“However, over the past decade there has been a notable shift in policy and a clear ideological drift towards a more overtly government-controlled economy. This has seen the introduction of more interventionist policy from government, as exemplified by the controversial NIPA [Namibia Investment Promotion Act] and different versions of NEEEB [New Equitable Economic Empowerment Bill], as well as several other detrimental policies such as the sheep marketing scheme (which decimated the local industry), the additional conditions imposed on mineral exploration licences introduced in 2015 (which dramatically decreased exploration activity), and Regulation 13 (previously 28) of the Pension Fund Act that allowed GIPF [Government Institutions Pension Fund] to allocate pensioners money to be invested by a small number of preferred funds in unlisted investments (greenfields) and high-risk projects,” EPRA says.

But knee-jerk reactions will, according to economic experts, worsen the already shrinking economy. There has been a clear shift towards a quasi-socialist approach in Swapo’s economic policies.

This has seen a decline in growth, particularly over the last five years.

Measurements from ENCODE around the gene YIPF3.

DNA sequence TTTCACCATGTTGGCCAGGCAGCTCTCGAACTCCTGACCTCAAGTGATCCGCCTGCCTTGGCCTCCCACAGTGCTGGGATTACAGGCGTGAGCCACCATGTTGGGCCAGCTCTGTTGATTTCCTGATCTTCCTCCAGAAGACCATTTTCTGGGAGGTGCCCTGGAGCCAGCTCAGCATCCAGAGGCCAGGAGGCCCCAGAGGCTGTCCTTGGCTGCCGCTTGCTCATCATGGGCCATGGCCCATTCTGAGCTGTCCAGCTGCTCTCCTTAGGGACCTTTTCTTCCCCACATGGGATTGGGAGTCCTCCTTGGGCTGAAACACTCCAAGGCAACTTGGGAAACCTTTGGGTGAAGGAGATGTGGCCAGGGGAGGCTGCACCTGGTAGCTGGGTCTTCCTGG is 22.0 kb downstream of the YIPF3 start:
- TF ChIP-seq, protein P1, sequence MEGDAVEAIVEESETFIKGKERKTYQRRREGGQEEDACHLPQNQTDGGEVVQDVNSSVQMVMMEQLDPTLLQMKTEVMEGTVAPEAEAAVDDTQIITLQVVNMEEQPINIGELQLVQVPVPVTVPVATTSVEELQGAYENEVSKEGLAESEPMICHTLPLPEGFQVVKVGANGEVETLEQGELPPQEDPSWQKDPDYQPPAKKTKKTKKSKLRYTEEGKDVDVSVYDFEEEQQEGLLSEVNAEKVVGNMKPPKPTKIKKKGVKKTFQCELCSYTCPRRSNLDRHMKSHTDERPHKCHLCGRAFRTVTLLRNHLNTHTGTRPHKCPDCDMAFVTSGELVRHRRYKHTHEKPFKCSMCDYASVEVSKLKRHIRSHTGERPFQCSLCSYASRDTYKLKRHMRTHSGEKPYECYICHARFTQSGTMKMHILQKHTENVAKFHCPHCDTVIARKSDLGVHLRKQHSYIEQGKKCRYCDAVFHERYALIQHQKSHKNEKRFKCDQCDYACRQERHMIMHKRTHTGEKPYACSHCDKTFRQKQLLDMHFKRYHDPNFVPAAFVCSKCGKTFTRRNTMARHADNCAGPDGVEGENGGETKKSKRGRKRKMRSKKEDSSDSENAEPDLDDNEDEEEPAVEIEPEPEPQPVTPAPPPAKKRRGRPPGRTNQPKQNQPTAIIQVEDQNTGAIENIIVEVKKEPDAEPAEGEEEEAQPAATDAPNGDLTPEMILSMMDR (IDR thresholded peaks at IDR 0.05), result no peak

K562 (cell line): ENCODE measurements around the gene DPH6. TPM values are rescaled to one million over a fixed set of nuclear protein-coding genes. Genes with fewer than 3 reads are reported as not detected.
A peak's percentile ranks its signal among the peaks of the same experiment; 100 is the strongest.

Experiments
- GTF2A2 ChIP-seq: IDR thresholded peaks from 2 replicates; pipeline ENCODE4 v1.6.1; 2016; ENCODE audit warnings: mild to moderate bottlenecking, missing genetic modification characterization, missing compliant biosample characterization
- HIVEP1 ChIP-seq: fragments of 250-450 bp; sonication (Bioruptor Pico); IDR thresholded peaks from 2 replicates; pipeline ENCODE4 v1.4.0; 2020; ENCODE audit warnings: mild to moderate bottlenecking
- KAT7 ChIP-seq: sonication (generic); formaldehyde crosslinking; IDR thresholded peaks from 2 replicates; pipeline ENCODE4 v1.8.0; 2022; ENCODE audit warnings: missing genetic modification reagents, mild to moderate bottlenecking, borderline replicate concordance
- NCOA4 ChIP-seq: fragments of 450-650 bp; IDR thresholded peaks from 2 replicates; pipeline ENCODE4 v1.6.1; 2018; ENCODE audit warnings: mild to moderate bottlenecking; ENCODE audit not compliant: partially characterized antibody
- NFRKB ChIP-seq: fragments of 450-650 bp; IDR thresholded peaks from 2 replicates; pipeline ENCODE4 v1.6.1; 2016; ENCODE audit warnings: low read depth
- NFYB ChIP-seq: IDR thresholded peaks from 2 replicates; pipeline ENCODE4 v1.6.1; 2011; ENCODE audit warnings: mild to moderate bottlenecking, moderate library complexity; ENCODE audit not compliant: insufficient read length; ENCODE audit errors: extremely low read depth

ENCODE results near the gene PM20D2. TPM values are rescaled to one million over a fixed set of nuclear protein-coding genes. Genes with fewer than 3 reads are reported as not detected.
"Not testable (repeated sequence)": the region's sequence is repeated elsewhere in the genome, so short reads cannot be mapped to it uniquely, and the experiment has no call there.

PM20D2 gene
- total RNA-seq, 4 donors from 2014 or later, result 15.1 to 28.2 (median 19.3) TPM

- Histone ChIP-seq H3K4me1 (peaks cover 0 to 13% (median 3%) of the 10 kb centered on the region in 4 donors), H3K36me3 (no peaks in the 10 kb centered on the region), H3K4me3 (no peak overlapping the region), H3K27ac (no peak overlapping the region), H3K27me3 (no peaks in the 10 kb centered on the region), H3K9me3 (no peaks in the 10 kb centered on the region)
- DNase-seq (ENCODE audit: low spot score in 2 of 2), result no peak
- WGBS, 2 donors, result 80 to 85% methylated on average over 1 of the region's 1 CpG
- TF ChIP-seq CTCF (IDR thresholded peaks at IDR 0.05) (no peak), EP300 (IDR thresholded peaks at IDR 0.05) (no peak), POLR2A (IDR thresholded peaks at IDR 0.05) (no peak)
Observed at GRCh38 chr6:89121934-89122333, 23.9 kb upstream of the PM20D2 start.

An analysis by Cirrus Capital shows that to return to the level of economic growth seen in 2015, Namibia will have to grow at 4% per year, for the next 10 years. Thus, by 2030, Namibia would have demonstrated zero economic growth for 15 years. The growth seen in 2015 was driven by government spending while ideally it should have been through investment and private-sector spending.

Earlier this year, Cirrus in its 2020 Economic Outlook wrote: “From a small business and investment perspective, no respite can be expected in the near-term. Indeed, it appears as if government remains determined to introduce additional taxes (dividend, taxes on trusts etc.), and while the worst-possible iteration of NEEEF and NIPA are unlikely to be introduced, less draconian versions (but still less desirable than the already challenging status quo) can be expected.